Reply To: National Parks, civilisation and globalisation

Author Replies # Posted on May 21, 2014 at 21:50

In response to Wilen M.

I think you’ve really brought to the fore the uncomfortable dilemma that Carruthers research focuses on. The national park brand conjures up images of altruistic conservation of wild nature, and acts as a symbol of national pride. Yet the history of these parks suggests they are not quite so benign. The idea of rebranding national parks (by those in the business) seems unlikely, because the P.R. is still great. As Carruthers pointed out, a more representative name in South Africa may be tourist park, but that is decidedly cringe-worthy.
The national park brand feels deceptive, because they commodify nature, and they create spaces where only the elite enjoy the environment. This also parallels a lot of global patterns where wealthier nations/organizations/institutions shame ‘developing’ countries for not prioritizing environmental issues and having less ‘green’ infrastructure. Research into carbon sequestration and REDD/REDD+ initiatives are also very critical about setting aside natural resources for the benefit of an ambiguous greater good.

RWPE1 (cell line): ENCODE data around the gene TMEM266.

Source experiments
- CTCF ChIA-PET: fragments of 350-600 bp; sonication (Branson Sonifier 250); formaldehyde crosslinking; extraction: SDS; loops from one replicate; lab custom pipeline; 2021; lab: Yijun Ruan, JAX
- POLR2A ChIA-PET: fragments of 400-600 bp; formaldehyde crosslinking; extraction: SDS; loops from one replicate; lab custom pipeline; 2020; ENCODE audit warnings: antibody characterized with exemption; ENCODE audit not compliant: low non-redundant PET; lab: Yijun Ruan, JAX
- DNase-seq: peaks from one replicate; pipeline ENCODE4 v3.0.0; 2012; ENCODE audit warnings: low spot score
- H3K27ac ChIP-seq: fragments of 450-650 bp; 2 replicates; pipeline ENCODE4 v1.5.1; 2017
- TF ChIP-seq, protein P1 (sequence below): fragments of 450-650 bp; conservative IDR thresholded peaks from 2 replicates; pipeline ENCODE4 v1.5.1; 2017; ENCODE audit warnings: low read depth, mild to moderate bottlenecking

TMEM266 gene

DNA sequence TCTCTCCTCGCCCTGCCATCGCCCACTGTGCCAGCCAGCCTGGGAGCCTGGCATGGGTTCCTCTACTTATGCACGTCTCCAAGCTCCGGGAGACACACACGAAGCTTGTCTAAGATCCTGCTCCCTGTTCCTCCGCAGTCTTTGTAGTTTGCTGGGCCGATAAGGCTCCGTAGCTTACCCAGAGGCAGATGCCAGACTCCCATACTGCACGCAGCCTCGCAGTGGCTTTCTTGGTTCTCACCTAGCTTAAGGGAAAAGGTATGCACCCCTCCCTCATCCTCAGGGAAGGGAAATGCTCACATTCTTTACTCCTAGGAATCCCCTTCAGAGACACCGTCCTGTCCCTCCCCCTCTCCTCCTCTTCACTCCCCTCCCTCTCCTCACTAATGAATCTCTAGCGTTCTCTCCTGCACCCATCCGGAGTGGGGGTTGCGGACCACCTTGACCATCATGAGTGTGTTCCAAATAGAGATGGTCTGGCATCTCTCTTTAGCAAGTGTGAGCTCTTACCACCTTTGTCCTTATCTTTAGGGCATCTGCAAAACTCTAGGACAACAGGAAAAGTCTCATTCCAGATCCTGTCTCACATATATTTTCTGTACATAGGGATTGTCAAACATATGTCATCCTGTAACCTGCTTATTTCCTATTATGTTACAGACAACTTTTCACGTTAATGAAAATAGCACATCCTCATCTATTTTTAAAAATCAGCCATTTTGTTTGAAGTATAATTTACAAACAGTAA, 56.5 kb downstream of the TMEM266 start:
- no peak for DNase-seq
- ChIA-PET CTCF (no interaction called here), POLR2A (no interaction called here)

The national park situation provides something of a petri dish for those interested in examining the complexities of sustainable development. I guess the issue I still struggle with is really being critical and reflexive about my own perceptions of nature and environment, this conflict between nature – lots of it for everyone, and nature – a bourgeois sentimentalist entitlement. I suppose a third category would be nature – science approved. I think it’s really important to unpack different conceptions of ‘nature’ from as many different stakeholders as possible.